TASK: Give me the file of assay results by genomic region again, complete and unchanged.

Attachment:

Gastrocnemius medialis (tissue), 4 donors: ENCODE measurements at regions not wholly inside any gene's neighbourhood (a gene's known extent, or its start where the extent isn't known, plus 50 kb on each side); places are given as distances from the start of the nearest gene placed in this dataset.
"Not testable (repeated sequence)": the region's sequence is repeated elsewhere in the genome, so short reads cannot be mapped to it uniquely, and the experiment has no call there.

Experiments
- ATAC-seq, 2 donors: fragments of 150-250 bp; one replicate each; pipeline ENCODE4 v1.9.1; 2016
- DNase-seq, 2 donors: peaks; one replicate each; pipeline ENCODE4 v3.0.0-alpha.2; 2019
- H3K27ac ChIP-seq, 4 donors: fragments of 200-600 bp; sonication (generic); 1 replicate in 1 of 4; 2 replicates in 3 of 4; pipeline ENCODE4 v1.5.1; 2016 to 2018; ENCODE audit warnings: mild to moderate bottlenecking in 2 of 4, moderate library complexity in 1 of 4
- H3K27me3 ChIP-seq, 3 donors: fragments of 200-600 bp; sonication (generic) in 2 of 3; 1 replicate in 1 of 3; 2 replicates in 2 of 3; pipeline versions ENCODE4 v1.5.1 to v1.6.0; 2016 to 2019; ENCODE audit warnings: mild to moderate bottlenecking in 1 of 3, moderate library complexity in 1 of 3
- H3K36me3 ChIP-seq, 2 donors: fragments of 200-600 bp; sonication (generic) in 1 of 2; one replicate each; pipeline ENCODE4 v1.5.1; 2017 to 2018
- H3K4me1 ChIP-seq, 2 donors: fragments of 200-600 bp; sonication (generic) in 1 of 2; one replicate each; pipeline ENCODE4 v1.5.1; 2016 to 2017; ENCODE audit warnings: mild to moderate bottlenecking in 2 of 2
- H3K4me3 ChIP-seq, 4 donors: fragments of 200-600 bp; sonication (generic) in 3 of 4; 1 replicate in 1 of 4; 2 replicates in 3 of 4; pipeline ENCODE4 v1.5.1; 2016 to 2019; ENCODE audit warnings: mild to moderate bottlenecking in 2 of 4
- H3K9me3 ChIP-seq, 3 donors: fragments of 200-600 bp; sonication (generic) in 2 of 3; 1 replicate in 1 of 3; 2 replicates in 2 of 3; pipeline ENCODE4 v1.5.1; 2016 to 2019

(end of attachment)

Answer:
Gastrocnemius medialis (tissue), 4 donors: ENCODE measurements at regions not wholly inside any gene's neighbourhood (a gene's known extent, or its start where the extent isn't known, plus 50 kb on each side); places are given as distances from the start of the nearest gene placed in this dataset.
"Not testable (repeated sequence)": the region's sequence is repeated elsewhere in the genome, so short reads cannot be mapped to it uniquely, and the experiment has no call there.

Experiments
- ATAC-seq, 2 donors: fragments of 150-250 bp; one replicate each; pipeline ENCODE4 v1.9.1; 2016
- DNase-seq, 2 donors: peaks; one replicate each; pipeline ENCODE4 v3.0.0-alpha.2; 2019
- H3K27ac ChIP-seq, 4 donors: fragments of 200-600 bp; sonication (generic); 1 replicate in 1 of 4; 2 replicates in 3 of 4; pipeline ENCODE4 v1.5.1; 2016 to 2018; ENCODE audit warnings: mild to moderate bottlenecking in 2 of 4, moderate library complexity in 1 of 4
- H3K27me3 ChIP-seq, 3 donors: fragments of 200-600 bp; sonication (generic) in 2 of 3; 1 replicate in 1 of 3; 2 replicates in 2 of 3; pipeline versions ENCODE4 v1.5.1 to v1.6.0; 2016 to 2019; ENCODE audit warnings: mild to moderate bottlenecking in 1 of 3, moderate library complexity in 1 of 3
- H3K36me3 ChIP-seq, 2 donors: fragments of 200-600 bp; sonication (generic) in 1 of 2; one replicate each; pipeline ENCODE4 v1.5.1; 2017 to 2018
- H3K4me1 ChIP-seq, 2 donors: fragments of 200-600 bp; sonication (generic) in 1 of 2; one replicate each; pipeline ENCODE4 v1.5.1; 2016 to 2017; ENCODE audit warnings: mild to moderate bottlenecking in 2 of 2
- H3K4me3 ChIP-seq, 4 donors: fragments of 200-600 bp; sonication (generic) in 3 of 4; 1 replicate in 1 of 4; 2 replicates in 3 of 4; pipeline ENCODE4 v1.5.1; 2016 to 2019; ENCODE audit warnings: mild to moderate bottlenecking in 2 of 4
- H3K9me3 ChIP-seq, 3 donors: fragments of 200-600 bp; sonication (generic) in 2 of 3; 1 replicate in 1 of 3; 2 replicates in 2 of 3; pipeline ENCODE4 v1.5.1; 2016 to 2019